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Cyath

Video game localization is my main line of work and another language would be useful. I don't have a specific field in mine besides that. I actually began learning Chinese mainly as an adjunct to my Japanese skills.

 

The free content at the TheChairmansBao seems ok?

 

What advantages does paying for LingQ and TCB offer?

 

Thanks all for your help. 

 

 

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大块头
7 hours ago, Cyath said:

Peruse my Pleco word bank of 1000+ words.

 

By peruse do you mean study with Pleco's SRS flashcard system? Because that would be a lot more time-effective than randomly browsing through a list of words...

 

If your goal is to get a job in the videogame industry then I'd recommend you augment your reading material with some Chinese videogame reviews. 

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大块头
7 hours ago, 889 said:

Moving from intermediate to advanced is really hard. Just as you said, it's boring because all the novelty is long gone. It's not so much your studying technique that's important, it's how to maintain your enthusiasm for studying.

 

Welcome to the plateau,

We've got fun 'n' games,

You can study all you want,

But you'll get fewer gains...

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Jan Finster
8 hours ago, Cyath said:

What advantages does paying for LingQ and TCB offer?

 

For TCB: you get access to all lessons. There are approximately 1000 per HSK level.

 

For Lingq: Lingq only really makes sense in the paid version. You can look up as many words you want and save as many new words or phrases (so called "lingqs") as you want.

 

Lingq:

a) can serve as your all-in-one book shelve. You can import virtually any electronic text (.txt, PDFs, etc) into Linq. If you do so, Lingq knows all words you have ever read in Chinese and tells you which ones are new, which ones you already know and which ones you have seen before, but do not know. Obviously, it gives you statistics of your progress. You can easily mark a phrase of part of a sentence and turn this into a vocabulary flashcard, which you can export to Anki or review on Lingq itself. You can assign tags to words (e.g. "important" or "food-related") and filter according to the tags and create Anki decks based on those tags.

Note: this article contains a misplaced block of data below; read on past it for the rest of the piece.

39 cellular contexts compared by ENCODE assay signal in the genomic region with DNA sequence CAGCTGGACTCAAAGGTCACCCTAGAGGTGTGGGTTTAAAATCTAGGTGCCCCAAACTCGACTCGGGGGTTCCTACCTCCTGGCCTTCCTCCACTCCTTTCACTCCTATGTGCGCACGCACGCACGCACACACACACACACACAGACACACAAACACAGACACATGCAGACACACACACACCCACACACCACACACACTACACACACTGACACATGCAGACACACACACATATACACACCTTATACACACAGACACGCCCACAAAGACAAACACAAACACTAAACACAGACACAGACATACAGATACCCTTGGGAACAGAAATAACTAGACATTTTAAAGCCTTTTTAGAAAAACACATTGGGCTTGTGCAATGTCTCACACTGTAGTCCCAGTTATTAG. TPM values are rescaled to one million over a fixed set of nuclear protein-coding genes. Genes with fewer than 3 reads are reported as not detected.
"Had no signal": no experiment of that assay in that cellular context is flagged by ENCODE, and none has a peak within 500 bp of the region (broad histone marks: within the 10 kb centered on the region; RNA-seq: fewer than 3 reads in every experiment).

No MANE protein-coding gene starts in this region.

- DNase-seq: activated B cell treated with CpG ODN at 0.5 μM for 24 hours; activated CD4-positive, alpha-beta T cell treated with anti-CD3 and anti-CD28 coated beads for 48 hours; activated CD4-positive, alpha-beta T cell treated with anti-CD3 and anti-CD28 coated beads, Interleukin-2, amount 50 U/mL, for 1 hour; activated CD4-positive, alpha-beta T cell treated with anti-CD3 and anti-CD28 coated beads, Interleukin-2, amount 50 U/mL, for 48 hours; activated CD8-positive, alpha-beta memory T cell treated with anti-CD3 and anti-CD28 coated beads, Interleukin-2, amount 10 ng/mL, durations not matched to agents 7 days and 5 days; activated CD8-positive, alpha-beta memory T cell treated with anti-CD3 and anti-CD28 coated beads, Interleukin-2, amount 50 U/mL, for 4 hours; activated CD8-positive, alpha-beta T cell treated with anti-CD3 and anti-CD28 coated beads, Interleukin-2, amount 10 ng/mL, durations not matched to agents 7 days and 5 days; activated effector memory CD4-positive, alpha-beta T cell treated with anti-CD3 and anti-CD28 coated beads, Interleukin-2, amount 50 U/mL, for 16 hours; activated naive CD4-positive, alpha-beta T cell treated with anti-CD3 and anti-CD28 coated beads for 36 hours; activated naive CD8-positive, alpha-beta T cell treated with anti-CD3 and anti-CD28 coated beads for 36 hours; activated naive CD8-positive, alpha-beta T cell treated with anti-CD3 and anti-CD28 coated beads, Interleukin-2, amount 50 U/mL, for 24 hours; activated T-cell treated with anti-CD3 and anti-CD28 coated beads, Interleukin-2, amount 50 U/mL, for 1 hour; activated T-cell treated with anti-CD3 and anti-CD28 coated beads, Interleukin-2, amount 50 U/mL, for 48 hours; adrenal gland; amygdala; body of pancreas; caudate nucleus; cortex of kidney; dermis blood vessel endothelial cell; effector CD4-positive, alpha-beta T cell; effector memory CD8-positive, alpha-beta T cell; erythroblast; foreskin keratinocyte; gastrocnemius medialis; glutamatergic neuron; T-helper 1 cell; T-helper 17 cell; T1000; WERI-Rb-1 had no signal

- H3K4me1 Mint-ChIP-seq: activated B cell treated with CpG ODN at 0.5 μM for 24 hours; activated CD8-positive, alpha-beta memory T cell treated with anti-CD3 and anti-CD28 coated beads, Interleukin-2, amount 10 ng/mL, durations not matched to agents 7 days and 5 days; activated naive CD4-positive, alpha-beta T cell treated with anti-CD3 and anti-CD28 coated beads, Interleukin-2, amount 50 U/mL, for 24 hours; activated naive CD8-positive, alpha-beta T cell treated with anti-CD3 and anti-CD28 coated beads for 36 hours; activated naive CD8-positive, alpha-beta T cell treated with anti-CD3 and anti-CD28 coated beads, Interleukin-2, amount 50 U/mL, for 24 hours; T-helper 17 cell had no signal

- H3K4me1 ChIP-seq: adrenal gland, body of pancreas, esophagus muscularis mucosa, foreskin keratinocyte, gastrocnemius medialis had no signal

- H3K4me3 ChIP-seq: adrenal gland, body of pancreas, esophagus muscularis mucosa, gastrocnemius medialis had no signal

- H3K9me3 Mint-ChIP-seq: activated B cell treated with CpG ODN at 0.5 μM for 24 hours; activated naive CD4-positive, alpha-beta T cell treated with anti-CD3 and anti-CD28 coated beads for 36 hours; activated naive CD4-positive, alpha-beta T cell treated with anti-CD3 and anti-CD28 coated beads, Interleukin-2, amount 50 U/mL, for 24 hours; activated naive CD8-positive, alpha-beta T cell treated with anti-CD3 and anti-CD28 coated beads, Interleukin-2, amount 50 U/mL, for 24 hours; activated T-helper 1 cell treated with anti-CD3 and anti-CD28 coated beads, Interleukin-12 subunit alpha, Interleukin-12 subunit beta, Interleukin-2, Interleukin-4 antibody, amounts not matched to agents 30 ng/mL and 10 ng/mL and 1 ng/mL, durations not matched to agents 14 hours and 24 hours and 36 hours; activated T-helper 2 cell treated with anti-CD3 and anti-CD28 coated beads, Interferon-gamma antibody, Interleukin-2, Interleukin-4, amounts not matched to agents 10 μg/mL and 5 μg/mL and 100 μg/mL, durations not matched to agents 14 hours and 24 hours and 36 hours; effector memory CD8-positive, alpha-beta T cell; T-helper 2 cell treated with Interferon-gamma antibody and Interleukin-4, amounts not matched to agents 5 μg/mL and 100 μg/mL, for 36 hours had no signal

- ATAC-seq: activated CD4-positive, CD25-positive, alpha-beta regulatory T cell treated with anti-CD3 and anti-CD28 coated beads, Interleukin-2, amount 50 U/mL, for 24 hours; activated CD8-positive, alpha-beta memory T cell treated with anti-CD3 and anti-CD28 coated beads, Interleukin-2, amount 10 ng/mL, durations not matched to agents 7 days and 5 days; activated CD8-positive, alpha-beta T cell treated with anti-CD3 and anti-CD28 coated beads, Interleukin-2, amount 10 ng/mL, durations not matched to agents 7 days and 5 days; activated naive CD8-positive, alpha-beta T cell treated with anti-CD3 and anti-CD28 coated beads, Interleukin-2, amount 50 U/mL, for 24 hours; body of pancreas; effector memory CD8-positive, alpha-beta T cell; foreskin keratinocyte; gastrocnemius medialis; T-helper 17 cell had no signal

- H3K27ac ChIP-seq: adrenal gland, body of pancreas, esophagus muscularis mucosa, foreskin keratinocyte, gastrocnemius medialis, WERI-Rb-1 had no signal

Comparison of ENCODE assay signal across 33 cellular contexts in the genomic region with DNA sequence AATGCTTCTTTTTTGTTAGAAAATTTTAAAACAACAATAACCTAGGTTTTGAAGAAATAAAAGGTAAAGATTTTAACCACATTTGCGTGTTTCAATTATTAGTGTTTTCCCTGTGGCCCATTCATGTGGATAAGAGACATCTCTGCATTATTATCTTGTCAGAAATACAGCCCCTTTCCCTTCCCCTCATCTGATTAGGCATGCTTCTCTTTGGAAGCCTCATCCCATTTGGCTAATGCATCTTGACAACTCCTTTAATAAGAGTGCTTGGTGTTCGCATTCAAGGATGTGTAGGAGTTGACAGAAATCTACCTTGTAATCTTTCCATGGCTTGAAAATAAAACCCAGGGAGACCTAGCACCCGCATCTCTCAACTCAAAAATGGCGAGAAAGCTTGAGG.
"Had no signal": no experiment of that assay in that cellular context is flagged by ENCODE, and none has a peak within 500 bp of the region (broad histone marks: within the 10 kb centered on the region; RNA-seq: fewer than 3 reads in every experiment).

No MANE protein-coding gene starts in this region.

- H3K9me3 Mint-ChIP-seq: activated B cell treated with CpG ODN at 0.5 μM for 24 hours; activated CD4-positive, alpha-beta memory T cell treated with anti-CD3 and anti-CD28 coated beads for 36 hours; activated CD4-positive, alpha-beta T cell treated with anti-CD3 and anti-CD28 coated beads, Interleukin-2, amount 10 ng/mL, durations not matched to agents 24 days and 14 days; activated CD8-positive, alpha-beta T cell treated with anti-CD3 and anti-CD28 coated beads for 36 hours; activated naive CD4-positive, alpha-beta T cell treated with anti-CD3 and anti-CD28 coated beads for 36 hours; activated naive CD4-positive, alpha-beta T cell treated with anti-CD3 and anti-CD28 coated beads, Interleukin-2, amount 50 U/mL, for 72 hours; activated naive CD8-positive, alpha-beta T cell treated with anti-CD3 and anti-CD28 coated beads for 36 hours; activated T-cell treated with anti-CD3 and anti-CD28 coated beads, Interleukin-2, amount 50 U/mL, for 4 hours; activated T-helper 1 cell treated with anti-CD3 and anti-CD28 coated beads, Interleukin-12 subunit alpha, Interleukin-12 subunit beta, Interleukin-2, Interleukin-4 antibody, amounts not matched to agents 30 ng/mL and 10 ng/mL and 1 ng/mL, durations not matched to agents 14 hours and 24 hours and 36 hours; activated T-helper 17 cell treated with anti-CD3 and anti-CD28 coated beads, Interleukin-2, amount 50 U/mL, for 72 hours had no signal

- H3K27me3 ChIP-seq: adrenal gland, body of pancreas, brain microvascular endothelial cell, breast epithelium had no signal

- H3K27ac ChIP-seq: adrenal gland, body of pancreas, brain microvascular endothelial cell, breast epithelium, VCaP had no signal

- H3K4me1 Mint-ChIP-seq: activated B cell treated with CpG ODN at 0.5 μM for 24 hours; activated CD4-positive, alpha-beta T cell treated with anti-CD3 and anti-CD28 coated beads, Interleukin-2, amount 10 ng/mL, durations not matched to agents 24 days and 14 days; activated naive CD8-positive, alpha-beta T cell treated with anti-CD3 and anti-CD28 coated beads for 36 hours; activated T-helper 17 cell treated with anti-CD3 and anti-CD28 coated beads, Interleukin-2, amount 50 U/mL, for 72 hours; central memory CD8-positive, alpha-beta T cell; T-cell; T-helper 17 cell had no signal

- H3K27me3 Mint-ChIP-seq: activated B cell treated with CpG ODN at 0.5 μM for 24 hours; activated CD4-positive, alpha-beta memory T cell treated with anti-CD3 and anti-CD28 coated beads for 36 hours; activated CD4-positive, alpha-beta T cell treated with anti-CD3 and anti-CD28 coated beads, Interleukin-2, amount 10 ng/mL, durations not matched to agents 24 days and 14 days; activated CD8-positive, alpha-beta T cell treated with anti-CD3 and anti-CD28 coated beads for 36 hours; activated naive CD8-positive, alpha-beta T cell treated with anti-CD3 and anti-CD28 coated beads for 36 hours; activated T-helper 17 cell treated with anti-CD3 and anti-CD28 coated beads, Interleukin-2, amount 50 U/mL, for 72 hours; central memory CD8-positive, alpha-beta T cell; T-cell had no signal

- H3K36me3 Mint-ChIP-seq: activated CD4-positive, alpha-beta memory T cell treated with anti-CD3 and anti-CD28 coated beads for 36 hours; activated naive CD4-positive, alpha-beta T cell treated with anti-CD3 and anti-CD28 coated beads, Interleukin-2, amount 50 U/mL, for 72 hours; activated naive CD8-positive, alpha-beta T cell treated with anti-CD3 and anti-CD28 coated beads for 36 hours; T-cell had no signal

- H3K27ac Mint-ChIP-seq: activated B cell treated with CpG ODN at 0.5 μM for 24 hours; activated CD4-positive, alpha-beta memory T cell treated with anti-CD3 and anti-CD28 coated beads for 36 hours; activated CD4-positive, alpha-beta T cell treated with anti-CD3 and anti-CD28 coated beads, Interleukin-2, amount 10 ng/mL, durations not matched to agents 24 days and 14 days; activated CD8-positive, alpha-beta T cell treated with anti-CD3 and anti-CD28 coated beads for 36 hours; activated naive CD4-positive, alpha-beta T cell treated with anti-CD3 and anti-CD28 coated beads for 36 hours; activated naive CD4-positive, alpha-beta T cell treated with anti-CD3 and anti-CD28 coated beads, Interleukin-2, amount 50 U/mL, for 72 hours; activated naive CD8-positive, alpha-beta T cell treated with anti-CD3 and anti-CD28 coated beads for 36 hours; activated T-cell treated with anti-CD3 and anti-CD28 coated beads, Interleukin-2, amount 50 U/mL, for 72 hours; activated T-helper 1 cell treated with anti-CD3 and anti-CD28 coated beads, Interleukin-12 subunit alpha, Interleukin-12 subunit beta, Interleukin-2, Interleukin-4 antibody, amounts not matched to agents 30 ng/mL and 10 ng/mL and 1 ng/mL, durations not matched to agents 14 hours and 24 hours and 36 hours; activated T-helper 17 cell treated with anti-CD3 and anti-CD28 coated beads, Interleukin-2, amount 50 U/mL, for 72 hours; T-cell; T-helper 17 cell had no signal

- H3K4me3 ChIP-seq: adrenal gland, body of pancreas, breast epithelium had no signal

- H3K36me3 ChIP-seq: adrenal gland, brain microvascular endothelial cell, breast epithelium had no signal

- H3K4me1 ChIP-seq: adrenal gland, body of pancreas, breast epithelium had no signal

b) lets you import subtitled Youtube videos and Netflix movies. You can read the text with Lingq. 

c) has tons of free Chinese content on its site.

 

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Cyath

I actually don't use the flashcards function in Pleco, I just memorize it the old fashioned way.

 

I just tried out LingQ and it seems a little flashy? Maybe I am too oldschool but I'm currently ok with reading from articles and inputting the words into Pleco. Writing helps with memorization. 

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Jan Finster
6 hours ago, Cyath said:

LingQ and it seems a little flashy?

Don't judge a book by its cover 😉

 

6 hours ago, Cyath said:

Maybe I am too oldschool but I'm currently ok with reading from articles and inputting the words into Pleco.

 

Here is a quick demo about what you can do with Lingq that you cannot do with Pleco: 

 

This is a sentence from TCB:

"澳大利亚 森林 大火 , 浓烟 飘 到 奥克兰 上空 .  近日 澳大利亚 发生 了 一场 很 严重 的 森林 大火 , 这场 大火 产生 的 浓烟 不仅 影响 了 澳大利亚 的 多个 城市 , 就 连 新西兰 的 奥克兰 也 受到 了 不小 的 影响 。"

 

If you wanted to export words to Pleco, you could probably export "澳大利亚",  "森林", "大火" etc. In other words, you can export only 2 character words or 2-4 character fixed expressions.

 

With Lingq, I can, for instance, I can export phrases or parts of sentences:

"澳大利亚 森林 大火" (Australian forest fires)

"很 严重 的 森林 大火" (very severe forest fire)

"这场 大火 产生 的 浓烟" (the thick smoke from this fire)

"也 受到 了 不小 的 影响" (has also been greatly affected)

"受到 了 不小" (suffered a lot)

"影响 了 澳大利亚 的 多个 城市" (affected many cities in Australia)

"不仅 影响 了 澳大利亚 的 多个 城市" (not only affects many cities in Australia)

"不仅 影响" (not only affects)

etc.

 

I believe learning such words in context and reviewing then with Anki or TofuLearn (etc) is vastly more interesting and possibly more effective than learning 2-character words. Also by creating such phrase snippets I believe that I read more consciously and understand the sentence structure better.

 

Anyway, do not get it for the sake of it. Everyone learns differently. For me it was a godsend.

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Cyath

For some reason I can't seem to access the HSK 6 lessons on the Chairman's Bao. I am doing something wrong? 

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Ruky

Since  you're reading  Jin Yong and  only 1 page a  day i want  to  suggest  sonething easier and  still in the  Wuxia genre.   Try  reading a  Gu  Long  novel, he was mentioned  on the  forum as the easiest  Wuxia author.  His  novels have a lot  more  dialogue and you can spend  more time  reading and less time looking up obscure words.  You might be able  to  read  50 pages a  day  vs 1 page.